With a few very limited exceptions, every step of federal legal proceedings is open to the public.

U.S. federal courts and the executive branch

Under the Basic Law of the State, the president appoints federal judges with the “advice and consent” of the US House of Congress. Typically, the president consults with senators or other elected officials on nominations for vacancies in the federal courts.

The president’s power to appoint new federal judges is not the only point of contact between the judiciary and the executive. The Department of Justice, which is responsible for prosecuting federal crimes and representing the government in civil cases, is most often the litigant in the federal court system.

Other institutions of executive power also influence the work of the courts. For example, the US Marshals Service provides security for federal courts and judges, and the General Services Administration builds and operates federal courthouses.

Within the executive branch there are several specialized subject courts and numerous federal administrative agencies that adjudicate disputes related to specific federal laws and benefit programs.

These courts include the US Tax Court, the US Court of Military Appeals, and the US Court of Veterans Appeals. Although these courts and agencies are not part of the judiciary established under Article III of the country’s Basic Law, appeals against their decisions are generally referred to the courts established under Article III

U.S. federal courts and the public

With a few very limited exceptions, every step of federal legal proceedings is open to the public. Many federal courthouses are located in historic buildings, and all are designed to inspire the public with respect for the traditions and purposes of American judicial procedure.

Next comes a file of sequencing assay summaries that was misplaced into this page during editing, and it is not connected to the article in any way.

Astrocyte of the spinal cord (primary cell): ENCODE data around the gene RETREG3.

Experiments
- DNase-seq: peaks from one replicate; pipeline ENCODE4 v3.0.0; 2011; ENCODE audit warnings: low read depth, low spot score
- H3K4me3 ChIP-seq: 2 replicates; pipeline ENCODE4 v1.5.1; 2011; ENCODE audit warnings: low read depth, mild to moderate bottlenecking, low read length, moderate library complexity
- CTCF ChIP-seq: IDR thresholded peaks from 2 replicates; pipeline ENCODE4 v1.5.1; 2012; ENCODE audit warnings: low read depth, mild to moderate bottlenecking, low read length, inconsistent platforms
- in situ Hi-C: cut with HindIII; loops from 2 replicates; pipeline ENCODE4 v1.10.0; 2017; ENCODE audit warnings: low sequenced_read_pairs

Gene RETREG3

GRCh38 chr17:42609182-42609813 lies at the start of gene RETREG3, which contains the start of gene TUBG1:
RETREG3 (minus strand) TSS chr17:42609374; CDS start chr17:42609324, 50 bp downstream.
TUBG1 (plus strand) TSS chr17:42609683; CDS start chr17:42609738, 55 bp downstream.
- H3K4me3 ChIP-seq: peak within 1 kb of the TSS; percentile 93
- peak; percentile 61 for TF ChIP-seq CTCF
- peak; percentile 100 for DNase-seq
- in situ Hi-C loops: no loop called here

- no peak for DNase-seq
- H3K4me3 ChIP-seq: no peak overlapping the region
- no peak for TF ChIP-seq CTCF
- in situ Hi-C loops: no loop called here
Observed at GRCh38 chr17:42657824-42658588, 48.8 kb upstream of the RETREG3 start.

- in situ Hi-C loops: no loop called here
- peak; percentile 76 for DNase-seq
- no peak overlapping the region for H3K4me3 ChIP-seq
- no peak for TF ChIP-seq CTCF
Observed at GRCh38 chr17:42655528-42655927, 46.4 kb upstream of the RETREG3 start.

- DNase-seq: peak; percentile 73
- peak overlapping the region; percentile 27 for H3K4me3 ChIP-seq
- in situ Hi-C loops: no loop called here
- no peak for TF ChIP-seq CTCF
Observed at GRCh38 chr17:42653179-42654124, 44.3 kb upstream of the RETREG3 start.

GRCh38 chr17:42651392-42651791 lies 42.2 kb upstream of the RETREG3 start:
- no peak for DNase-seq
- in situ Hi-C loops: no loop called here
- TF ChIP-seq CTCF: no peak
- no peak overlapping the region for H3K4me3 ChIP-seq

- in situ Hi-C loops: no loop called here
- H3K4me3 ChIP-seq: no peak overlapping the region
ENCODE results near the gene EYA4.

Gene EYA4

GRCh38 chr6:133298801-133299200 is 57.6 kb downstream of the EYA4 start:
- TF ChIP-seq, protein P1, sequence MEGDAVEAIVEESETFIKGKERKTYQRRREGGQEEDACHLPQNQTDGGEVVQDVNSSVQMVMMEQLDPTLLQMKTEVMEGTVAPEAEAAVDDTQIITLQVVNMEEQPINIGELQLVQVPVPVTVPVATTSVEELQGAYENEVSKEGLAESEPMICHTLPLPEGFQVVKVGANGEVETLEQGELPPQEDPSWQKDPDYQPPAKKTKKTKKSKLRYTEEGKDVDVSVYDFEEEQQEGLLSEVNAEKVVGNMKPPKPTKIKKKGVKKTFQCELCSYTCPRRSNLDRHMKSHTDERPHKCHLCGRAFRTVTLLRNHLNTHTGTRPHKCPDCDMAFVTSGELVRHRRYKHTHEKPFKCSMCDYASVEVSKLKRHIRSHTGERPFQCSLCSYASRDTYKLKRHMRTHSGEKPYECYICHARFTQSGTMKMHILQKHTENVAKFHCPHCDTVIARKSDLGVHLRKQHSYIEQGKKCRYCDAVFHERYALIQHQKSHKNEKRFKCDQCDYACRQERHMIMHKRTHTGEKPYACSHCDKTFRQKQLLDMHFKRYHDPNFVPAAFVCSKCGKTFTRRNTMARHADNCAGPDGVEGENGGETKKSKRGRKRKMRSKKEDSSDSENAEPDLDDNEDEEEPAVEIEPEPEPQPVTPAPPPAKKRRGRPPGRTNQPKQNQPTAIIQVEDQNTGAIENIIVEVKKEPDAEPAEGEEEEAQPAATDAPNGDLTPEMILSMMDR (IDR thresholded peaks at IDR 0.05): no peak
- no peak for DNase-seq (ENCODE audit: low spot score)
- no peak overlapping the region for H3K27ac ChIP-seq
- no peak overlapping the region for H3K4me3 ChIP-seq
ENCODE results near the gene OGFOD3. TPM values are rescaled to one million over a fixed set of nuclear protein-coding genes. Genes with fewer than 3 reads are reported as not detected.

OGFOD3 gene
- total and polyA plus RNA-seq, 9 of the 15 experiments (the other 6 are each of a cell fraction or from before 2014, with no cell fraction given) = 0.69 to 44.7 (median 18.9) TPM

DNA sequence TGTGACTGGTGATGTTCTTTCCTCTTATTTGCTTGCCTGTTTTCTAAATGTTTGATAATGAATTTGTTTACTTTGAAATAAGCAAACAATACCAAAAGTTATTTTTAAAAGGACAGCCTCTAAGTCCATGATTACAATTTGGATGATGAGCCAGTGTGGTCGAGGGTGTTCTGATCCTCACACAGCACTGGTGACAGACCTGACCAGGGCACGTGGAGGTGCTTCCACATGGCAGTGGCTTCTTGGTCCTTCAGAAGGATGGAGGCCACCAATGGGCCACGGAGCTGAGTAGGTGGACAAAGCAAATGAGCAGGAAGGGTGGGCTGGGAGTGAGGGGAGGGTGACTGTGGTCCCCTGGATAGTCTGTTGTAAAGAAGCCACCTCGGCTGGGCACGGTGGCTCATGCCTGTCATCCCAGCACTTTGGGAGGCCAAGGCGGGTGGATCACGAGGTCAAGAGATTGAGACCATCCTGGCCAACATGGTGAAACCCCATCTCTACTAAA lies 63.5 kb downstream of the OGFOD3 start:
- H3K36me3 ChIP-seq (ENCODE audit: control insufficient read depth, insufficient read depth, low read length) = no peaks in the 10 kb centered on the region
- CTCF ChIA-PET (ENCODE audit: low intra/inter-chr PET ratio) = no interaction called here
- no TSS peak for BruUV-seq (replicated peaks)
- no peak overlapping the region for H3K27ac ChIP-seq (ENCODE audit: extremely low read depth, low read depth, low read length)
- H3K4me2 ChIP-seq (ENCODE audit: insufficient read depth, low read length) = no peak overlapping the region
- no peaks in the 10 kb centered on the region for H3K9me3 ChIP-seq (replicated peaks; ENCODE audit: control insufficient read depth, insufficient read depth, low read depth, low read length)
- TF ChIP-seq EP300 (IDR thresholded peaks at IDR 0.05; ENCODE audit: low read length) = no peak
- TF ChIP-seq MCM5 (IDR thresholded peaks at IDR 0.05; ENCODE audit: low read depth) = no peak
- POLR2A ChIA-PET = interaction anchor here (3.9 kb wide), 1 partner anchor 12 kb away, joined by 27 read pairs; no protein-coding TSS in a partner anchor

An individual who wishes to observe a court session may come to the federal courthouse, consult the court calendar, and observe the process.

Anyone can examine the pleadings and other case materials by going to the court office and requesting a case file. However, unlike most state courts, federal courts generally do not allow television or radio coverage of trials.

The right of the public to have access to legal proceedings stems partly from the basic law of the state, partly from judicial tradition.

By conducting their judicial work in public view, judges build public confidence in the courts and allow citizens to experience first-hand how our judicial system works.

In rare cases, the public may not have full access to court records and process materials. For example, at a high-profile trial, there may not be enough seats in the courtroom for everyone to watch what is happening.

Access to the courtroom may also be restricted for security or confidentiality reasons, such as protecting the interests of a minor or ensuring the safety of a confidential informant.

Finally, some documents may be sealed by the judge, meaning that they are no longer available to the public. Examples of classified information include confidential business papers, certain law enforcement reports, and information about minors.